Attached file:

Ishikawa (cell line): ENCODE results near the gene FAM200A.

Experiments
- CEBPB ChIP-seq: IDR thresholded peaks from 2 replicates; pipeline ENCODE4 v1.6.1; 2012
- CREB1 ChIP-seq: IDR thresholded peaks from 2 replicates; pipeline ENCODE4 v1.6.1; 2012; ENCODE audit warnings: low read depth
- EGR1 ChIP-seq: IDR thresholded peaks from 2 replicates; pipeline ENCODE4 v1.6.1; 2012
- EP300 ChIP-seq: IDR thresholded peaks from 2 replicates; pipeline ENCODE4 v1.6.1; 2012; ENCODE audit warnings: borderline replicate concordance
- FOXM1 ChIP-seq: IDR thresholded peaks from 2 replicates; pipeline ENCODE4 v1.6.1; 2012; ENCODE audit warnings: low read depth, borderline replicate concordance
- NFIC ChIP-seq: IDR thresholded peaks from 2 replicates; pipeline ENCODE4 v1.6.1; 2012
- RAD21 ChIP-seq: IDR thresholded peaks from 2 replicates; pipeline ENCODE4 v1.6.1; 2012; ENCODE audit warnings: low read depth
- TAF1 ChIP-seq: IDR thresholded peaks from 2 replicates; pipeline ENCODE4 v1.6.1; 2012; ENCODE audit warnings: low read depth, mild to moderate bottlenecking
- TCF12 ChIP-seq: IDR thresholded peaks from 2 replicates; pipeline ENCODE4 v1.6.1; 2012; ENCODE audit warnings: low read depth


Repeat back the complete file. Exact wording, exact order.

Ishikawa (cell line): ENCODE results near the gene FAM200A.

Experiments
- CEBPB ChIP-seq: IDR thresholded peaks from 2 replicates; pipeline ENCODE4 v1.6.1; 2012
- CREB1 ChIP-seq: IDR thresholded peaks from 2 replicates; pipeline ENCODE4 v1.6.1; 2012; ENCODE audit warnings: low read depth
- EGR1 ChIP-seq: IDR thresholded peaks from 2 replicates; pipeline ENCODE4 v1.6.1; 2012
- EP300 ChIP-seq: IDR thresholded peaks from 2 replicates; pipeline ENCODE4 v1.6.1; 2012; ENCODE audit warnings: borderline replicate concordance
- FOXM1 ChIP-seq: IDR thresholded peaks from 2 replicates; pipeline ENCODE4 v1.6.1; 2012; ENCODE audit warnings: low read depth, borderline replicate concordance
- NFIC ChIP-seq: IDR thresholded peaks from 2 replicates; pipeline ENCODE4 v1.6.1; 2012
- RAD21 ChIP-seq: IDR thresholded peaks from 2 replicates; pipeline ENCODE4 v1.6.1; 2012; ENCODE audit warnings: low read depth
- TAF1 ChIP-seq: IDR thresholded peaks from 2 replicates; pipeline ENCODE4 v1.6.1; 2012; ENCODE audit warnings: low read depth, mild to moderate bottlenecking
- TCF12 ChIP-seq: IDR thresholded peaks from 2 replicates; pipeline ENCODE4 v1.6.1; 2012; ENCODE audit warnings: low read depth